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Ketziah faces off in Lake Placid

Driffield ice hockey player Ketziah Robinson has told the Wolds Weekly she is oozing with confidence heading into the remainder of the season after describing the experience of representing Great Britain on a global stage as one of the best in her life.

The 19-year-old University of Hull student was part of the national squad that travelled to Lake Placid in the USA for the 2023 FISU World Winter University Games as one of six teams in the women’s ice hockey competition.

Ketziah was only able to take her place in the squad at the games after self-funding £3,000 in a matter of weeks, thanks to support from her family and friends.

The teenager had previously represented England on three occasions from the age of 12, however, this was the first time she had been part of Great Britain’s student squad.

After arriving in the USA and taking a couple of days to settle into their college campus base, Ketziah and her teammates hit the ice a day before the opening ceremony.

Facing some of the world’s best ice hockey nations, Ketziah and her Great Britain teammates were always up against it, and suffered some heavy defeats during the group stages, none more so than a 21-0 reverse against the host nation.

However, she said that it was a learning curve that took nothing away from her unbelievable experience in North America, despite some culinary disappointments in the team’s college digs.

“Score-wise, it wasn’t too good!” said Ketziah. “But the Games was a really good experience and probably one of the best things I have ever done.

“We landed in America on 8th January and we didn’t play until 11th January, which allowed us to settle into our new surroundings.

“We were based on the campus of one of the colleges. The accommodation wasn’t too good, but the ice rink was fantastic.

“The food we were served was pretty awful. We expected chicken that was cooked, but it was pink when it came.

“We took part in the opening ceremony on 12th January, which was brilliant, even though we arrived late to the stadium.

“The buses were running late but we got there in time for our entry to the stadium.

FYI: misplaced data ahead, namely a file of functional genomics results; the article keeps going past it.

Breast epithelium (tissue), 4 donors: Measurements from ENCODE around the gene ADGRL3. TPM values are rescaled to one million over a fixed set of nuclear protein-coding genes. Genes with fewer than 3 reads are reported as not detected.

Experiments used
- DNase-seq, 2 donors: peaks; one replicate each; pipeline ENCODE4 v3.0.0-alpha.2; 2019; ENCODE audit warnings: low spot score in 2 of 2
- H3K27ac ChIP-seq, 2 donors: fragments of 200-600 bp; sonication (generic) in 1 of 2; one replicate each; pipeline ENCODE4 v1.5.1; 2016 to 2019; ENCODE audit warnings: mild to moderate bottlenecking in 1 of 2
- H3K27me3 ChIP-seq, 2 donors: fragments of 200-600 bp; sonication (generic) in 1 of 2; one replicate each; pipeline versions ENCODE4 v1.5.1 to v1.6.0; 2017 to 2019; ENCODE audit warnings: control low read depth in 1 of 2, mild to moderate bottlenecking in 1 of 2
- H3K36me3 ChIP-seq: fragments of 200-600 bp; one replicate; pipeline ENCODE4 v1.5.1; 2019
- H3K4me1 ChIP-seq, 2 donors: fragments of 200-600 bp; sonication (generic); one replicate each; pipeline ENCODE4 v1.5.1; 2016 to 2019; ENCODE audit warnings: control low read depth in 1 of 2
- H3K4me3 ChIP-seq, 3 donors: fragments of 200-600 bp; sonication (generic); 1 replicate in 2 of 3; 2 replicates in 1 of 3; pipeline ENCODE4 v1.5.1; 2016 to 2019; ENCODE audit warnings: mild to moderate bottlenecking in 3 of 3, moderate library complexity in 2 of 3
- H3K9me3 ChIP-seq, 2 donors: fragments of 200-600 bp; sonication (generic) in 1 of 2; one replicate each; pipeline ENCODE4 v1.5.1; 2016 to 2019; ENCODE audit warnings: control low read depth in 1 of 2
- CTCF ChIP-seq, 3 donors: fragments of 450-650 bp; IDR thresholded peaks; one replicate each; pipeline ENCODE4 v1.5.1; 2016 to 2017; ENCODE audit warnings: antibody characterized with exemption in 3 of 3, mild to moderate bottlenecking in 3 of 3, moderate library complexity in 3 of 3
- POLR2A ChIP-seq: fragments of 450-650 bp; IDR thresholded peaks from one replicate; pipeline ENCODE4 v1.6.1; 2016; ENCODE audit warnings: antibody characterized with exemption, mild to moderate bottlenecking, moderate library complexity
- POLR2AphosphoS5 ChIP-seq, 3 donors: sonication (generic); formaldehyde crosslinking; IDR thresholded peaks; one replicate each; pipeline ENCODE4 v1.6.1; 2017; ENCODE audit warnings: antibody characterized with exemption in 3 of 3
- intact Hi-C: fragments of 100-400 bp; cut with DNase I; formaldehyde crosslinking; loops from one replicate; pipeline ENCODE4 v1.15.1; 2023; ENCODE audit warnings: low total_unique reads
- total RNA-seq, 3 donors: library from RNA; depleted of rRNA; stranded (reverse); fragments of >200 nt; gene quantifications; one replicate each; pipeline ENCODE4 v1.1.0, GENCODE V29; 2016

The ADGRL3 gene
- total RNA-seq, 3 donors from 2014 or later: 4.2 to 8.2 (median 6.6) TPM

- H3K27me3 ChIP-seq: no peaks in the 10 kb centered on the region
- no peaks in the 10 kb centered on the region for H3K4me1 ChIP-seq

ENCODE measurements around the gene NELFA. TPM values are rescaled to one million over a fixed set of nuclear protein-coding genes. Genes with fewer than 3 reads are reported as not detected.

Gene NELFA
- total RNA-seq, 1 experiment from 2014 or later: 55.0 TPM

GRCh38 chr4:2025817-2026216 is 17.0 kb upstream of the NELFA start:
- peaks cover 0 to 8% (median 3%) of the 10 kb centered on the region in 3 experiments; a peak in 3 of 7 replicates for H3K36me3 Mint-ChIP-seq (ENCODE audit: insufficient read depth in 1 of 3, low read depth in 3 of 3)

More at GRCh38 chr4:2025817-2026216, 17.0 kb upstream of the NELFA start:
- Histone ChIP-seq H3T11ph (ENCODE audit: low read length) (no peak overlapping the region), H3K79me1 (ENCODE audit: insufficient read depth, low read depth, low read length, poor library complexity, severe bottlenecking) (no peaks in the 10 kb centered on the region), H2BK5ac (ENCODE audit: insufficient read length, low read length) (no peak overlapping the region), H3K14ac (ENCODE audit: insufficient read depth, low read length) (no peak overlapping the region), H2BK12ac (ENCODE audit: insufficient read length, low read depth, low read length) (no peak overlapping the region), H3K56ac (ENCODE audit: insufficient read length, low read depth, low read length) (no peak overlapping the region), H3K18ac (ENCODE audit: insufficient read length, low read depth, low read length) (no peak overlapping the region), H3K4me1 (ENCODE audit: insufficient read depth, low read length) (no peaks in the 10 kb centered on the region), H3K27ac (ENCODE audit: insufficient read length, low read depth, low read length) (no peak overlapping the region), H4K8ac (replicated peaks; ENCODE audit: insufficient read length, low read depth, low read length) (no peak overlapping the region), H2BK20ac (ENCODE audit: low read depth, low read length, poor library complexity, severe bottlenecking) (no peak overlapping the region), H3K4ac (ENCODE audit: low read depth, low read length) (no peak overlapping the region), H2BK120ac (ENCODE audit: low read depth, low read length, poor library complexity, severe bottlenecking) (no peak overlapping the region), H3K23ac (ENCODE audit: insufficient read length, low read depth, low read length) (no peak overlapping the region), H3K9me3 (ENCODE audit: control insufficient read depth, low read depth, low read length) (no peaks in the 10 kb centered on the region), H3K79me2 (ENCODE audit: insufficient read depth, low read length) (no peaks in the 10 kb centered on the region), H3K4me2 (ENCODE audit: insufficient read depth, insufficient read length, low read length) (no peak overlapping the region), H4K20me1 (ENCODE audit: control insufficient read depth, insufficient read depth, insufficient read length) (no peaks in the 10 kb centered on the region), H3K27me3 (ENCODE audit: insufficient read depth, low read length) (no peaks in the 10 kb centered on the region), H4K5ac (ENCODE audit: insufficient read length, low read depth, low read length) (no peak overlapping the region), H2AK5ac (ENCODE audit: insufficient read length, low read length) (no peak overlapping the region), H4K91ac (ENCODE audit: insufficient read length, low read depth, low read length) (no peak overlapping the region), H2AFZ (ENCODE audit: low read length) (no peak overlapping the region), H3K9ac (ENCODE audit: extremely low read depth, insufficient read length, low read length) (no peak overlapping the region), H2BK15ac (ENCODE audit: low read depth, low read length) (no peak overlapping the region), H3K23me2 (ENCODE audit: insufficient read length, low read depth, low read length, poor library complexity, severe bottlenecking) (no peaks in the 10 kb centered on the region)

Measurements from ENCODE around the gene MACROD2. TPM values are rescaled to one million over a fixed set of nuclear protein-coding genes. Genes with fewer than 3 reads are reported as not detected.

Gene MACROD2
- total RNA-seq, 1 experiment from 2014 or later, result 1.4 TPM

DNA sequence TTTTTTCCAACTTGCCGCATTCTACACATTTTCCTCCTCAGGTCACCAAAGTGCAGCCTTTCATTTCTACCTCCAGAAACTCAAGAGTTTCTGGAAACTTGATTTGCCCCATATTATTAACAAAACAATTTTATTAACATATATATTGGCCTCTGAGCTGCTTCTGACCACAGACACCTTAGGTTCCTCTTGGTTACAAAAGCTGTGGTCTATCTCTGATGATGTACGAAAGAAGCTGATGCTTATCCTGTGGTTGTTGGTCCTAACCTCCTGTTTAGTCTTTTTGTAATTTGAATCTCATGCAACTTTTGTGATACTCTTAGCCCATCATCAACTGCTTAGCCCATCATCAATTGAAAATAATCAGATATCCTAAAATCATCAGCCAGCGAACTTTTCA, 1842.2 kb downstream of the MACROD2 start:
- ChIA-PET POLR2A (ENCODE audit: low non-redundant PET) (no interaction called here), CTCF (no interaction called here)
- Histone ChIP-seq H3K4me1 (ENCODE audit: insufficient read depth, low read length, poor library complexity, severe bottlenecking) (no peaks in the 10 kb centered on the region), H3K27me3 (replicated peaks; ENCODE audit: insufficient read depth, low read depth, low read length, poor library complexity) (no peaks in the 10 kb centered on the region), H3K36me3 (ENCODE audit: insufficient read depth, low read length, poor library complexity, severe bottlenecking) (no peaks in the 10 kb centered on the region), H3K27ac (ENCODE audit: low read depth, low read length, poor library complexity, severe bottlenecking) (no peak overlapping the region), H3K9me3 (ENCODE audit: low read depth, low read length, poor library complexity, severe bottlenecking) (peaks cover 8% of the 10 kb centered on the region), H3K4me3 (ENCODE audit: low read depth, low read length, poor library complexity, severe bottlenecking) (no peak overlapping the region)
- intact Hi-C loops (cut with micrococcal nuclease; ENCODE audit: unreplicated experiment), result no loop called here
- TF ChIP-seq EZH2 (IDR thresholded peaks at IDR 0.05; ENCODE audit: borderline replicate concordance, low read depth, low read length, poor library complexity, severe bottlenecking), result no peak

“The stadium was virtually full and it was a great feeling walking in, although really weird at first.

“The matches we played were very tough. The skill levels of every team we played against were so high compared to ours.

“You could see that the other teams had trained together more often than we had.

“It was good to play against players of such a high level and we only learned afterwards that Canada’s main goalkeeper played in the Winter Olympics, although they didn’t use her against us.

“It was amazing to be in the same place as not only some of the best student players in the world, but some of the best players in the world too.

“All the games were really tough. Even though the scoreline suggested the USA game was our hardest, the Japan and Canada matches were probably the most difficult.”

Before she left for the Games, Ketziah was given the news that she had been chosen as one of Great Britain’s alternate captains, which meant the former Driffield School & Sixth Form student would lead her team when the regular captain was away from the ice.

It was a role that initially came as a surprise to Ketziah, being one of the less experienced players in the squad.

Once the games had finished, the Great Britain team were able to spend time sightseeing around Lake Placid, a place that is remembered for the Miracle on Ice, when a USA team made up of students and amateurs defeated the Soviet professionals.

“It was an honour to be named as Great Britain’s alternate captain,” said Ketziah.

“It was something that I was half expecting but when we arrived in the USA, reality hit home that I had to lead the players when our regular captain was off the ice.

“I only found out just before we went to the games and I really enjoyed it. As one of the younger players in the squad, it was a bit of surprise, but I guess I must show good leadership qualities in training and around the camp.

“We had a break to have a look around Lake Placid, which was around an hour and a half away from where we were based.

“We walked around the village and it was good to see everything that remains from the 1980 Winter Olympics.

“We went to watch the men’s curling and then we got the chance to watch the women’s ice hockey bronze and gold medal matches and the men’s gold medal game.

“There was a great atmosphere at the matches we played in, which mainly came from the British supporters as the American and Canadian fans don’t tend to make much noise.

“My mum and dad came out to America and they enjoyed it and even went on some long walks with the locals!”

Ketziah’s attention now turns to the rest of the university hockey season, whilst she is already targeting the next FISU World Winter University Games, which are set to be held in Turin in two years’ time.

“The whole experience has given me a lot of confidence, which I will take into the rest of the season, whilst I also feel like I have made improvements as a player, certainly in terms of my speed across the ice,” said Ketziah.

“The target is now the 2025 Games, however, that will depend on whether Great Britain qualify and the squad selection.”

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